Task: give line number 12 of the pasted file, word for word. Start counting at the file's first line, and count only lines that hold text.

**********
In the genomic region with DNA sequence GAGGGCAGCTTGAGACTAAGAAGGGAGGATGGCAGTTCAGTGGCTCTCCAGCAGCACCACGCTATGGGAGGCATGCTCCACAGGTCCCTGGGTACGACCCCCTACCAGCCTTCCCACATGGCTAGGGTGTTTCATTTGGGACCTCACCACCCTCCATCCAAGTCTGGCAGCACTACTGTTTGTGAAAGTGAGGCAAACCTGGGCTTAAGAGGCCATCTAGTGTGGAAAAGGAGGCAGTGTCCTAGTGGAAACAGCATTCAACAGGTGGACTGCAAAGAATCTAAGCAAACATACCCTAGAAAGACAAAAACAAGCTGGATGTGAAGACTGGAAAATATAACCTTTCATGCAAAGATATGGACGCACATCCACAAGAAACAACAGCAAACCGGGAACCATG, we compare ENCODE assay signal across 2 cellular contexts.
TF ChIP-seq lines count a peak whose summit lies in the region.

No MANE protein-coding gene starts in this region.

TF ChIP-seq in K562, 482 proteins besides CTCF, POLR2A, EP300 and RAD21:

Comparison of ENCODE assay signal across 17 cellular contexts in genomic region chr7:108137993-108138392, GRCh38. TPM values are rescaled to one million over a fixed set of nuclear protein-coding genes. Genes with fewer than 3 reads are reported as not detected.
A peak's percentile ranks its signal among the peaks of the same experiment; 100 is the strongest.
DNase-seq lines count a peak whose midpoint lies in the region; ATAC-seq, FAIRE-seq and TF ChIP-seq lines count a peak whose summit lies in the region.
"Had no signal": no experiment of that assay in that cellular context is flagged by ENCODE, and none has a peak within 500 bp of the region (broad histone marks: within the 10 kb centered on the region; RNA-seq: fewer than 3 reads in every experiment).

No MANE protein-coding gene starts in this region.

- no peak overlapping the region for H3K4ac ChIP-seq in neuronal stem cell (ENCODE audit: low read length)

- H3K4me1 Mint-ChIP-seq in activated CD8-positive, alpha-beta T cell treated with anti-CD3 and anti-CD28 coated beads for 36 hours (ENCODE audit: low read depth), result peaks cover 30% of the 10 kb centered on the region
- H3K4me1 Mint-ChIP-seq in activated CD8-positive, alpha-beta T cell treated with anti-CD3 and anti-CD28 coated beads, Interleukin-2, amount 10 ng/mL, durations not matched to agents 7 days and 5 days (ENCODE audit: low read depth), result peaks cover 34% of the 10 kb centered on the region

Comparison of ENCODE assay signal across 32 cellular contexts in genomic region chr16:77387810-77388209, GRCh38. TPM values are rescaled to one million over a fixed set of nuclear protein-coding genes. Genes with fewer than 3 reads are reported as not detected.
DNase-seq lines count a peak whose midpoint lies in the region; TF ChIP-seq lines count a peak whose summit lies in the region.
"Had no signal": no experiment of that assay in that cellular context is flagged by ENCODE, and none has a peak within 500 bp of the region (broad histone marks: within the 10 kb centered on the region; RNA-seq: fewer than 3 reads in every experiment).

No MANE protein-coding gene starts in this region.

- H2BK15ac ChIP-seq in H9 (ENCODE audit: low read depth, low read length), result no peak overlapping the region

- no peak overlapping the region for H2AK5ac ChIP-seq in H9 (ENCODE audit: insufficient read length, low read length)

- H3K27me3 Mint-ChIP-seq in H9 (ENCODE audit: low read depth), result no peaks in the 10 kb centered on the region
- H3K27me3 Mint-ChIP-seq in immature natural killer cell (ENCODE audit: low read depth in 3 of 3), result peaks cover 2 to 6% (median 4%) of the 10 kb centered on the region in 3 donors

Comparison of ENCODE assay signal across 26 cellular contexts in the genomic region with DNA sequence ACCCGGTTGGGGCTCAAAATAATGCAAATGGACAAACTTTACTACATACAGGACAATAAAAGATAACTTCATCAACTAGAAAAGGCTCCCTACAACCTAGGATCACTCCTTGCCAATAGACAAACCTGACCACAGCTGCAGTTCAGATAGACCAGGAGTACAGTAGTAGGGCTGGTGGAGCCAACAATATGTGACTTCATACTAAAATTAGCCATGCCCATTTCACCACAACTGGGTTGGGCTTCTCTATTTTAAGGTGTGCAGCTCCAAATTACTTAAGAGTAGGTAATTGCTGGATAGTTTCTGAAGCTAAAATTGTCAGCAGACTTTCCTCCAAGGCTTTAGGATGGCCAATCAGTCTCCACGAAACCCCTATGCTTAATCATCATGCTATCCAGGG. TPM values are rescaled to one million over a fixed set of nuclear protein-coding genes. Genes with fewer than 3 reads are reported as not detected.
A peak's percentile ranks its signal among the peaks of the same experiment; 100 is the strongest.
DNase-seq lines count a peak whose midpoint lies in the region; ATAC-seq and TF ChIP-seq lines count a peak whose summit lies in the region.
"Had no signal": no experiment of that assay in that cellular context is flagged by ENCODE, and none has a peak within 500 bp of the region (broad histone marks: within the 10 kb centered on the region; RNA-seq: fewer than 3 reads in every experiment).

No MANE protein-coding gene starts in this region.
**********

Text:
- H3K4me1 Mint-ChIP-seq in activated CD8-positive, alpha-beta T cell treated with anti-CD3 and anti-CD28 coated beads, Interleukin-2, amount 10 ng/mL, durations not matched to agents 7 days and 5 days (ENCODE audit: low read depth), result peaks cover 34% of the 10 kb centered on the region